WHY DO WE SPEND 2 HOURS ON A HILL OBSERVING THE OCEAN?

The Google location indicates the study area along the west coast of Koh Phra Thong. The observation point is highlighted in the Google satellite image: the squares identify the study area in the sea and the area covered with trees represents the observation hill.

The observation site is named Hornbill Hill It is 16 m high and from there, volunteers can sit down and observe the immediate area of sea. For behavioural ecologists, the ability to observe animals in their natural habitat is fundamental but for large aquatic animals such as sea turtles, it can prove difficult. We started these observations in 2006, to assess the importance and relevance of this area, for studying turtle behaviour. Volunteers spent approximately two hours at each observation session on the hill and recorded different sightings of Green and Hawksbill turtles swimming there. The following season, in 2007, we officially set up the study area and conducted the survey on a regular basis, collecting more detailed information.

 

Regular observations were planned and conducted. Naucrates highlighted the area in the water where most sightings occurred and established a study area.

 

Sightings are frequent and data is collected during the two hours of observations every day. The data collected during each section of an observation is: weather condition including sea temperature, record sightings, species, behaviour: swimming, basking, breathing, emerging time, location within the grid and transect underwater. The latter was conducted to identify the presence of food that turtles eat, underwater (for example, sea grass and seaweeds…).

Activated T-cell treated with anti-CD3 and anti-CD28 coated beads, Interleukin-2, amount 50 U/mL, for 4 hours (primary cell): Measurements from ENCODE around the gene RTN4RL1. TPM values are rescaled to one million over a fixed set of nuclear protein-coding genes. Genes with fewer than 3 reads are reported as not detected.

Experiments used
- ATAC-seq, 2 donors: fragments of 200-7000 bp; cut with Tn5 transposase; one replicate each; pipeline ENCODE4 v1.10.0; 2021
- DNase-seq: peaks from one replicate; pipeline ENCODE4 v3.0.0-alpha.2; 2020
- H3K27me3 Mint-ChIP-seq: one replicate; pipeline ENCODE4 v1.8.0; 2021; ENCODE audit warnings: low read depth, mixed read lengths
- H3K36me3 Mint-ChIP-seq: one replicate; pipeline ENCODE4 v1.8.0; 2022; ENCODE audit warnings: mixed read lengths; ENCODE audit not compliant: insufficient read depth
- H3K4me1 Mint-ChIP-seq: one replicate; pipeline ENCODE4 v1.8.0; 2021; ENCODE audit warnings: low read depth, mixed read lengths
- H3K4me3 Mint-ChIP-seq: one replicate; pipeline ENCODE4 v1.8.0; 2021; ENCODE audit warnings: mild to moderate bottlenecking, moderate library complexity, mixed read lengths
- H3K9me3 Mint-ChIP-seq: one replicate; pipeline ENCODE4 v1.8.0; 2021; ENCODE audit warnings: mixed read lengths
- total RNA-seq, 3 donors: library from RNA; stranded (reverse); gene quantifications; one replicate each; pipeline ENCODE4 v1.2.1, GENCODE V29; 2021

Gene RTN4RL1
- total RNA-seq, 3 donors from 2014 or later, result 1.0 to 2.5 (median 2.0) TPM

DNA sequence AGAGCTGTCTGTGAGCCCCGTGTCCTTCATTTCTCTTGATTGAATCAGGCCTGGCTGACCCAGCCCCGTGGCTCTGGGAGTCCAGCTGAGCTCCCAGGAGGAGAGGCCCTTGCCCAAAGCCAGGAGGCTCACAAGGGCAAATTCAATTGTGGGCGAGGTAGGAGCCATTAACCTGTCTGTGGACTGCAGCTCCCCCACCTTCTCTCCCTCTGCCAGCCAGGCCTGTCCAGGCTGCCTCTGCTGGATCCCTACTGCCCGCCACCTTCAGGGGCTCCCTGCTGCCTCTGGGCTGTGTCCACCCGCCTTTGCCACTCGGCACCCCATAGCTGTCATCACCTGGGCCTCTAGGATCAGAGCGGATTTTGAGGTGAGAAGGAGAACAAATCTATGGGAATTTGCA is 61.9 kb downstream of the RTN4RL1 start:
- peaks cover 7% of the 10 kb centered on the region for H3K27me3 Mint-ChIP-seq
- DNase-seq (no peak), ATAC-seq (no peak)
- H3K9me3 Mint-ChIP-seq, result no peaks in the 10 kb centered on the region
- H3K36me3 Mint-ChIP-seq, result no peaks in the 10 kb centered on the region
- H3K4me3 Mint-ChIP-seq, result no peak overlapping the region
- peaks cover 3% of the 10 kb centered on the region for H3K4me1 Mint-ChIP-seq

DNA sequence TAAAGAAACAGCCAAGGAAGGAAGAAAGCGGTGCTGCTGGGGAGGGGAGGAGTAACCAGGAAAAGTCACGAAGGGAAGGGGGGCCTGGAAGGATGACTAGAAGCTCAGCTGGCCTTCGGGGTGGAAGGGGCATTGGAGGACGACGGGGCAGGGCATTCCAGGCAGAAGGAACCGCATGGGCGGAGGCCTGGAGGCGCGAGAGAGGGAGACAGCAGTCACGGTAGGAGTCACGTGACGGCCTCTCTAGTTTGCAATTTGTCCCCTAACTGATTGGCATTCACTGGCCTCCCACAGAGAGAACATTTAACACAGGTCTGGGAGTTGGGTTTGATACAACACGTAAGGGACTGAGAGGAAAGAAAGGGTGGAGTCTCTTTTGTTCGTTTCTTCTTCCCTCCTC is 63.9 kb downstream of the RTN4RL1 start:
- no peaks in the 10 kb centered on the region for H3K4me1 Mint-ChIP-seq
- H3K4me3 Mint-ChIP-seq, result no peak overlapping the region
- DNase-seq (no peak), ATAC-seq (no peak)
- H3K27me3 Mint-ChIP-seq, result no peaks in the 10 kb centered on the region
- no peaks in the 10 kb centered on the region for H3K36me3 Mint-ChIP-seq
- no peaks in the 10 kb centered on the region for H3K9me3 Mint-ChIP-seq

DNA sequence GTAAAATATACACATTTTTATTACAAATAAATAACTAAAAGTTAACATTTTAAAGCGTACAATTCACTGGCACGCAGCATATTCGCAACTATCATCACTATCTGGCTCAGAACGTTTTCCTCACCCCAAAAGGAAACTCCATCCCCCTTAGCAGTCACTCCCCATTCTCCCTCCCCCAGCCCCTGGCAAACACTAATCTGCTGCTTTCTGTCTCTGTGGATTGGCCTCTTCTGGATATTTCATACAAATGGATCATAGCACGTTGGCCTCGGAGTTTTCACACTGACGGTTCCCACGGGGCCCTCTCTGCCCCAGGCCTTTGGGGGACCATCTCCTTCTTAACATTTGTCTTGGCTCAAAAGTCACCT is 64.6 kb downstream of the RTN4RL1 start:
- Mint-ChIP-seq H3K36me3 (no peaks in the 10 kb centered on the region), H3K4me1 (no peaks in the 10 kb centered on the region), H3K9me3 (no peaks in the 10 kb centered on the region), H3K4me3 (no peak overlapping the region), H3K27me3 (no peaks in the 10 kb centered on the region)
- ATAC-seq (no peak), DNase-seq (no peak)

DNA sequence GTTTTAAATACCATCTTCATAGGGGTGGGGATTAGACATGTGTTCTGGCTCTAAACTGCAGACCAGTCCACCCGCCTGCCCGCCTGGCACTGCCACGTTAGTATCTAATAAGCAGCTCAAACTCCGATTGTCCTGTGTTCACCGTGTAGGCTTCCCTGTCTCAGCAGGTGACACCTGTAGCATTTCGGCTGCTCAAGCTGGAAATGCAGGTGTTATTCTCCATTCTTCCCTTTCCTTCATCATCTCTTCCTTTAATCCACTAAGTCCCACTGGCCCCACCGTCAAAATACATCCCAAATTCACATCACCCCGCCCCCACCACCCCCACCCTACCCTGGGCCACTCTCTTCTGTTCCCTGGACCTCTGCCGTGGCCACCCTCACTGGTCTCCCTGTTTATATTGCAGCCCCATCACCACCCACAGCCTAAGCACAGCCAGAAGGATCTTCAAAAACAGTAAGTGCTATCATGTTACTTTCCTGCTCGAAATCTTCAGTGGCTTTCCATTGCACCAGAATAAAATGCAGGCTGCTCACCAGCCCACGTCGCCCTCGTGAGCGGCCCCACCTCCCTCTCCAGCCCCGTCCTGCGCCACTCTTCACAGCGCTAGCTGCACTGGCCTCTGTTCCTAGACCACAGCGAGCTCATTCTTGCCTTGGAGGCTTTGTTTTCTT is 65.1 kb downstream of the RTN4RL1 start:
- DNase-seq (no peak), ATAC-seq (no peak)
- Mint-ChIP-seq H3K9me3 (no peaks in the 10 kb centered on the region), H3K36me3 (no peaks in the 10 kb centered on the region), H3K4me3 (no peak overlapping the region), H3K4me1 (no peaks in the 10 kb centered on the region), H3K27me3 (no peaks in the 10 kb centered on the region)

One day in 2007 Naucrates team found a dead juvenile Green turtle in a fishing cage, placed by fisherman in the study area. Since then, Naucrates efforts focus on collecting data, to demonstrate the importance of this area of feeding ground. Collected data is published and presented to the local Government institution, in order to plan a marine protected area.

 

The area is used by turtles, mainly for feeding, sometimes for sleeping or just passing though!

Between 2016 and 2019, the most common sighting has been the Green turtle, observed 137 times, followed by the Hawksbill, with 8 sightings.  Leatherback and Olive Ridley turtles have never been recorded in the study area.

In 2018 a database was created, by taking pictures of turtles during each observation session, whenever possible. Pictures collected throughout the season were chosen as references to be used to identify juvenile sea turtle individuals. Characteristics used for identification in-situ were; turtle size, species and presence of epibionts on the shell while facial scales were useable for identification from photographs. Whenever possible the turtle’s identification was noted, in order for us to understand the potential population size of visiting juvenile turtles.

 

 

 

 

Comments are closed